#4 Linking internal and external communication through organizational identity

I was far into my field work when I began to see how the metaphors organizational leaders and employees used to explain the conflicts between the official corporate vision, the mandated organizational changes, and their personal lived organizational experiences were ones of (organizational) identity. It was there that I sought out George Cheney who was writing extensively on identity and identification in organizations. He shared an early draft of his chapter for the New Handbook of Organizational Communication entitled Identity at Issue: linking internal and external communication. The 1994 draft of the chapter co-authored with Lars Thøger Christensen at Copenhagen Business School (published 6 years later!) is when and where my interest in organizational identity developed. This interest later “flipped” into corporate reputation.

#5 No time for gray hair

After graduate school, I began working with Priority Management, a franchised consulting firm that specializes in executive communications, organizational skills, project planning and tracking. Through this position, I was working with senior-level executives (CEOs, EVPS) of banks, hospitals, and the like. The local franchise owner was also running for U.S. Congress. As the election neared, he sold his firm to another franchise owner across the state. The new owner bought the firm on one condition. That the existing owner now candidate name someone to take his place as the regional manager for the territory. I was 25. My new boss gave me my first signing bonus…and $20 for a haircut.

Involvement in the local Chamber of Commerce catapulted me onto a taskforce charged with keeping the local Air Force Base off the U.S. President’s list for base closures. My boss had already given me coaching lessons on frowning and giving stern looks. Clients told my boss that I smiled too much which made them nervous. But what the other taskforce committee members taught me was to keep my mouth closed during meetings until I had (enough) gray hair. (The other committee members were bank and hospital presidents, among others.) Obviously, this last one did not take.

Flash Forwards

Flashforward #1: The framework underlying the Peters and Waterman’s In Search of Excellence is now known as the McKinsey 7-S model.

Flashforward #2: In Search of Excellence, as popular as it was, has been called into question in many ways on many occasions. But the critique that stands out to me was the study by financial analyst Michelle Clayman with New Amsterdam Partners in New York. She found that the financial health of 29 of the companies studied began to decline right from the date the book was published. Over the next five years, the set of exemplars beat the S&P 500 by 1 per cent per year. But the portfolio of “unexcellent” companies went on to beat the S&P 500 by over 12 percent over those five years.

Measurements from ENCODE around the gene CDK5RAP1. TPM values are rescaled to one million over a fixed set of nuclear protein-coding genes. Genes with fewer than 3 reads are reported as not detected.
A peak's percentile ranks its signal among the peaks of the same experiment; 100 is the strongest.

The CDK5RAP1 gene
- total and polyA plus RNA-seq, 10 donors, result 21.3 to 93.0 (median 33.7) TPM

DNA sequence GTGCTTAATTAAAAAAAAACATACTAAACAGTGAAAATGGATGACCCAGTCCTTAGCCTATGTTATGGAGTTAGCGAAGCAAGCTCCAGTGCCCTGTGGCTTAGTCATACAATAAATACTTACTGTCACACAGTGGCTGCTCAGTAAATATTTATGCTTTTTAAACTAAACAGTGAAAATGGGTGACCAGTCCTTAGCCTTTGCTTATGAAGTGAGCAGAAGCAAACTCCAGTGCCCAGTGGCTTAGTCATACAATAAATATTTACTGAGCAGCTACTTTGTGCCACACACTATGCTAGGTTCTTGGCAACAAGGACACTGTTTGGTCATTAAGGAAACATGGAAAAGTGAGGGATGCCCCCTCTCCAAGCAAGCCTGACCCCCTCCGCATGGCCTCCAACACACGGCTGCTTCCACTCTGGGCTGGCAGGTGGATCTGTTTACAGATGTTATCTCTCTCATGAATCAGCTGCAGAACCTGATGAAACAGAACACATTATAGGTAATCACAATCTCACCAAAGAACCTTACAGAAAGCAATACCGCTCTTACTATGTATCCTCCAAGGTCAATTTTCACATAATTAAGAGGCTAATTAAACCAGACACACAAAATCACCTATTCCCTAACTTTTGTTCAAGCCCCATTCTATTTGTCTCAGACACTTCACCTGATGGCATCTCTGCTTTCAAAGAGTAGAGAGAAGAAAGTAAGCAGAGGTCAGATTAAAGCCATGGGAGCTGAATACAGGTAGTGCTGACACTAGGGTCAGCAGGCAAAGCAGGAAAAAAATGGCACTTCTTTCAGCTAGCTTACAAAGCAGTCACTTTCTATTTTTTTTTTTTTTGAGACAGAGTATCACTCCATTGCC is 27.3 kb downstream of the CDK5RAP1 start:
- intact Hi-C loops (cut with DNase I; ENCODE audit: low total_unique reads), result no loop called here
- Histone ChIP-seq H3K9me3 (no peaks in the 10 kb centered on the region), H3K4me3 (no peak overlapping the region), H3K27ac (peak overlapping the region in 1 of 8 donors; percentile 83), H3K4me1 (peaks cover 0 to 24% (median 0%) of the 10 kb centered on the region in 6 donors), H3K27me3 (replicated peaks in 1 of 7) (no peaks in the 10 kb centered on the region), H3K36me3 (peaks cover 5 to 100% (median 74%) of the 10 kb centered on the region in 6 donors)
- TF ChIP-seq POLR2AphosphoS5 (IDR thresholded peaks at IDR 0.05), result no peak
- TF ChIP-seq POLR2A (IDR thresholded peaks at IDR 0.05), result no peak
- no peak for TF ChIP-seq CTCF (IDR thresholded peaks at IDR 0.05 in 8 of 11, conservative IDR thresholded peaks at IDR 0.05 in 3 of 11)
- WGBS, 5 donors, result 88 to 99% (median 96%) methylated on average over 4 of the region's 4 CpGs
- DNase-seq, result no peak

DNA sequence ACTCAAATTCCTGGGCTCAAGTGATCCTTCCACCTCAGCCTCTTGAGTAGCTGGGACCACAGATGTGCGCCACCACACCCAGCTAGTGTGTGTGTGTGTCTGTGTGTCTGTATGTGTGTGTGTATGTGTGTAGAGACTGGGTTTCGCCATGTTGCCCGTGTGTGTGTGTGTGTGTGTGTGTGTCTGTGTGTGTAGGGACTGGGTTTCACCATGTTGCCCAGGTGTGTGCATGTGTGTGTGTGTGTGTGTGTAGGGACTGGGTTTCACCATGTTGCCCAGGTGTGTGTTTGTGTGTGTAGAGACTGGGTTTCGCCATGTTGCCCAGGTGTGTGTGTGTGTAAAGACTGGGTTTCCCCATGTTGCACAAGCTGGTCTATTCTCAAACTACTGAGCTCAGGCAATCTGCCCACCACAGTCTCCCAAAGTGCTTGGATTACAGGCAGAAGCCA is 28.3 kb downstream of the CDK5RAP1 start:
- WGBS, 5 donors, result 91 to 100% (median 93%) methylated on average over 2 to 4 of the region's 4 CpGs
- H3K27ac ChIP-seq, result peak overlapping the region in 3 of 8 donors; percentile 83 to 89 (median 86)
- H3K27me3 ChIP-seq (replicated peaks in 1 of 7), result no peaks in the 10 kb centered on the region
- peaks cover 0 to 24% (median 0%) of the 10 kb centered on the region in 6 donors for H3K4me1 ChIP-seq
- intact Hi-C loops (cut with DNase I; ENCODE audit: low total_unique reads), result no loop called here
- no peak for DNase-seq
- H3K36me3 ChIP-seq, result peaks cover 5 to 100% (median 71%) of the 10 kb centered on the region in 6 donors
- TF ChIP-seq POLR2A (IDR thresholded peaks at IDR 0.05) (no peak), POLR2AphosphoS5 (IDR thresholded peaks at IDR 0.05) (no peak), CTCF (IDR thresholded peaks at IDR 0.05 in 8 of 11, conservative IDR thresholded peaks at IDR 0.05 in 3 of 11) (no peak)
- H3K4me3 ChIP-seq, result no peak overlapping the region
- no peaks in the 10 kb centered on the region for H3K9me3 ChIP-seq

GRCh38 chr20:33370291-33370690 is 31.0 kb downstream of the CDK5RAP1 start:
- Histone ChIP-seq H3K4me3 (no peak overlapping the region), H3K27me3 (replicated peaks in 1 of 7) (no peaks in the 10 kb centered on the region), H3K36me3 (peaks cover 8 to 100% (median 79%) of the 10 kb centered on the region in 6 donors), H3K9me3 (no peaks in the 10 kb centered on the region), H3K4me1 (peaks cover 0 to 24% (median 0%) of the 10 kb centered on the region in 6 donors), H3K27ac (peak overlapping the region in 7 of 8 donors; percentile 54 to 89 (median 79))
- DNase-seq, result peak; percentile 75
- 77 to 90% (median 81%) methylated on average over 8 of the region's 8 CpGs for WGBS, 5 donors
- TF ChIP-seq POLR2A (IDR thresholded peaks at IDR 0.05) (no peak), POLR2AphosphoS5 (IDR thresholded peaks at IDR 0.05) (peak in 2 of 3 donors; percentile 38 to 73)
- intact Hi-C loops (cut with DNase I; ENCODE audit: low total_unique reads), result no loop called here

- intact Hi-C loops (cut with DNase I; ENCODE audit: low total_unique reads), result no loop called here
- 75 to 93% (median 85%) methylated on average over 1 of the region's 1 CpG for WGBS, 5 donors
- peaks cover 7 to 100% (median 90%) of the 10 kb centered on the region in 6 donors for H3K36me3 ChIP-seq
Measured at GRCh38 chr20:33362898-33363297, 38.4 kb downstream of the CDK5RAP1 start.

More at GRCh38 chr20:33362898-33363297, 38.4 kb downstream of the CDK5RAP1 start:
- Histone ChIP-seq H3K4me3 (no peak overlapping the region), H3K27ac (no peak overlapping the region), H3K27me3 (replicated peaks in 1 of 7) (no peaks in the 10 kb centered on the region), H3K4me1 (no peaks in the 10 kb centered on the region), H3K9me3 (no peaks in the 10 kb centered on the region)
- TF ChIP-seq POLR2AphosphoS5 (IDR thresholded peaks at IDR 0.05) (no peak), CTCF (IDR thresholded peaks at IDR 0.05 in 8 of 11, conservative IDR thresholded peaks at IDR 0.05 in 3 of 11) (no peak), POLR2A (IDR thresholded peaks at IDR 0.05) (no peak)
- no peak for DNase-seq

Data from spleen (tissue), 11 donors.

Flashforward #3: Twenty years later, I had the pleasure of teaching at USC when Warren Bennis was there. It was a confirmation of a vision begun with the reading of his book while in high school. I never told him. He died 3 years ago. And Chris Argyris 4 years ago. Never saying thank you to Argyris is a life regret. Why? That’s the subject of another post.

Personal takeaways

These early life experiences meld together in several ways. Here are the first few that come to mind:

  1. I did not have the patience for waiting 30 years to rise to the top of corporate America to comment on organizational practices that lead to or hinder reputation. (At this stage, I would still have another 10 years to go!)
  2. In the absence of gray hair, relevant data that speaks to the reputation problem or opportunity at hand can earn you a seat at the table. In any case, the gray hair is here now. (But having data is the better way to go.)
  3. Leading reputational change efforts in organizations entails an understanding of source credibility, audiences, channels, context, listening, feedback, media, nonverbal and culture—as well as strategy and execution.
  4. Metaphors offer a powerful graphical lens for understanding how to change and preserve organizational realities, and how to leverage reputation and identity against one another.
  5. Understanding organizational behavior (collectively or individually) that impacs reputation—including how to change them—requires an understanding of design, systems, power/politics, culture, change, continuity, and development.

The details of these personal takeaways will come out more fully in the coming weeks and months for how they relate more explicitly to corporate reputation. In my next entry, I will talk about the top 5 events during graduate school where corporate reputation as a topic solidified as gelled for me. I can draw many other lessons drawn from these life experiences. What these are will unfold over the coming weeks and months through this blog.

Thanks for joining me.  I appreciate any thoughts you have on these personal take-aways. Please share them below.

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  • James Grunig
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    Nice work, Craig. I hope to see your next blogs.